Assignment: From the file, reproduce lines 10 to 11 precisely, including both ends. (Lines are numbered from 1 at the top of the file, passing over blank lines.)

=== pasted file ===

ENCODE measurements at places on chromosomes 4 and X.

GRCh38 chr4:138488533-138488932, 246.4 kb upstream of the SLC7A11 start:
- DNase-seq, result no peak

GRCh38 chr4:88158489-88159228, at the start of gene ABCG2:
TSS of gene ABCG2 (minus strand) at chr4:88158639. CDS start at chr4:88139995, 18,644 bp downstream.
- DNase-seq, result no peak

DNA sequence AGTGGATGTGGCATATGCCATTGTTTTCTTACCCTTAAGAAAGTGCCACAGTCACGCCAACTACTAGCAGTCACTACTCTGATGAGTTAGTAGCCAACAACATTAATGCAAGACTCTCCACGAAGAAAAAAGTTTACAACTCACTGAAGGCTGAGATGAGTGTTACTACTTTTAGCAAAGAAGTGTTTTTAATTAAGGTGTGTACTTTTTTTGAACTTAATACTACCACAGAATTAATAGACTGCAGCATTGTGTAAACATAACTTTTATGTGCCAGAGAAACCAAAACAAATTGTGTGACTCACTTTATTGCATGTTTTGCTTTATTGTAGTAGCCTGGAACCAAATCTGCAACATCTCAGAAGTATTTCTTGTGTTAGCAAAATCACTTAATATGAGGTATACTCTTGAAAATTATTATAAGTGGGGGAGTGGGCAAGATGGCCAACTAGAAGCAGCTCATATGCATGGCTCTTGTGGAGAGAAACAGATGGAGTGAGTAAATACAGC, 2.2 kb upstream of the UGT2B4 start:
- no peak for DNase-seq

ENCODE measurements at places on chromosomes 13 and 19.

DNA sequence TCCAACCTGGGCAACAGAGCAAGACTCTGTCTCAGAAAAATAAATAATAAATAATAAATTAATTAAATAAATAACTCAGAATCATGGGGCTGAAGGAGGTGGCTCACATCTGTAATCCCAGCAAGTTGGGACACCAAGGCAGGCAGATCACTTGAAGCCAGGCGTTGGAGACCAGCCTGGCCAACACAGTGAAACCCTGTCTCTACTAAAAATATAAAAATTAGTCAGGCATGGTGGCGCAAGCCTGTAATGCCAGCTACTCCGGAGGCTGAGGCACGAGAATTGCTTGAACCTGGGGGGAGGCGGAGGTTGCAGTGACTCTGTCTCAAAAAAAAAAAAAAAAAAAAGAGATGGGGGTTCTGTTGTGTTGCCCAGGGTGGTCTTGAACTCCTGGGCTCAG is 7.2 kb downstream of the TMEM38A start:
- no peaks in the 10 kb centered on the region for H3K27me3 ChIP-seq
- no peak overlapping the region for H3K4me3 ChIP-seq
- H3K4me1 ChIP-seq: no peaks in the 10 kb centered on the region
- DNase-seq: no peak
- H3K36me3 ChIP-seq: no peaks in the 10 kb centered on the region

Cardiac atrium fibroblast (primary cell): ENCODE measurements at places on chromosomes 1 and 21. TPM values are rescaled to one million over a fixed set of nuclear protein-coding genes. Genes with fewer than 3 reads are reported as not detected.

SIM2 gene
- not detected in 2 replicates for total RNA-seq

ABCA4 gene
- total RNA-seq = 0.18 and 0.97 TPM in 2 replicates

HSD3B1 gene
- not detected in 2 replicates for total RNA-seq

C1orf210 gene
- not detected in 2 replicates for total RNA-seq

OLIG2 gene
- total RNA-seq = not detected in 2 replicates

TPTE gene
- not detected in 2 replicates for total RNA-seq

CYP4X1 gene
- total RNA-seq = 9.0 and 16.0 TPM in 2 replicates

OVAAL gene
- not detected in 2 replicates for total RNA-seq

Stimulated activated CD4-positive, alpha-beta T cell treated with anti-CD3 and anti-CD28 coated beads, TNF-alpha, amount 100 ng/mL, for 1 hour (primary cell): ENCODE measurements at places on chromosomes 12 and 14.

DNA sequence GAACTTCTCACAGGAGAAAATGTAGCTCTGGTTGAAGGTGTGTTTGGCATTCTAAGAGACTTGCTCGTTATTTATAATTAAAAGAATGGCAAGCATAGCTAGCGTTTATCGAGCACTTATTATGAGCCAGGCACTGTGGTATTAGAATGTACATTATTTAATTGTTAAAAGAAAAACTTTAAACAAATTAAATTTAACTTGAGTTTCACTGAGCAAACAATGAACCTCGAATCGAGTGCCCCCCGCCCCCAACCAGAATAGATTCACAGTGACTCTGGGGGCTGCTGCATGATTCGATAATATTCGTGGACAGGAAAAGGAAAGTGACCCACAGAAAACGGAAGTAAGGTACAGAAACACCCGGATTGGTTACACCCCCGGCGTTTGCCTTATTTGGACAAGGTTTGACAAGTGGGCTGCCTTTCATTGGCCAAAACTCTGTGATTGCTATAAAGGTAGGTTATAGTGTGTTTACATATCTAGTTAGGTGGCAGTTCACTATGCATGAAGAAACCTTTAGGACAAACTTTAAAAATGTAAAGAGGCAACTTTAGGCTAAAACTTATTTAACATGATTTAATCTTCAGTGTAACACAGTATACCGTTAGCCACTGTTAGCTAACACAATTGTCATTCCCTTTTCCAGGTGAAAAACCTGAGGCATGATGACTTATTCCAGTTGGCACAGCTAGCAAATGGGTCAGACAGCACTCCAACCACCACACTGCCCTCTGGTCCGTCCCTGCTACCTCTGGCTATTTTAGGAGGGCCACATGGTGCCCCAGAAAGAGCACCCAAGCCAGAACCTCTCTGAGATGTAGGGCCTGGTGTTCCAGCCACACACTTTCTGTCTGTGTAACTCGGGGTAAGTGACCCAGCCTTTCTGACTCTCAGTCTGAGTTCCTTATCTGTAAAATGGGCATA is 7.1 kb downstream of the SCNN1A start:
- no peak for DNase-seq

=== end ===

DNA sequence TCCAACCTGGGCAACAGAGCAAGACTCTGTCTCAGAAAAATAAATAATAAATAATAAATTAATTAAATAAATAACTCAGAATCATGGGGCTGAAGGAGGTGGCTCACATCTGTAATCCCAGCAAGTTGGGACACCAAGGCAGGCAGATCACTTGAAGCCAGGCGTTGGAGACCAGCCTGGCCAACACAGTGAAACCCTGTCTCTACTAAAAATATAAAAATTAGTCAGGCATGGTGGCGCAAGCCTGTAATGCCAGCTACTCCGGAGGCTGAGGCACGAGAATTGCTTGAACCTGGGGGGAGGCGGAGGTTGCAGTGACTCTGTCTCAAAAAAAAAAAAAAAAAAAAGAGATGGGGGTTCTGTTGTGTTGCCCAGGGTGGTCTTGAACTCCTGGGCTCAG is 7.2 kb downstream of the TMEM38A start:
- no peaks in the 10 kb centered on the region for H3K27me3 ChIP-seq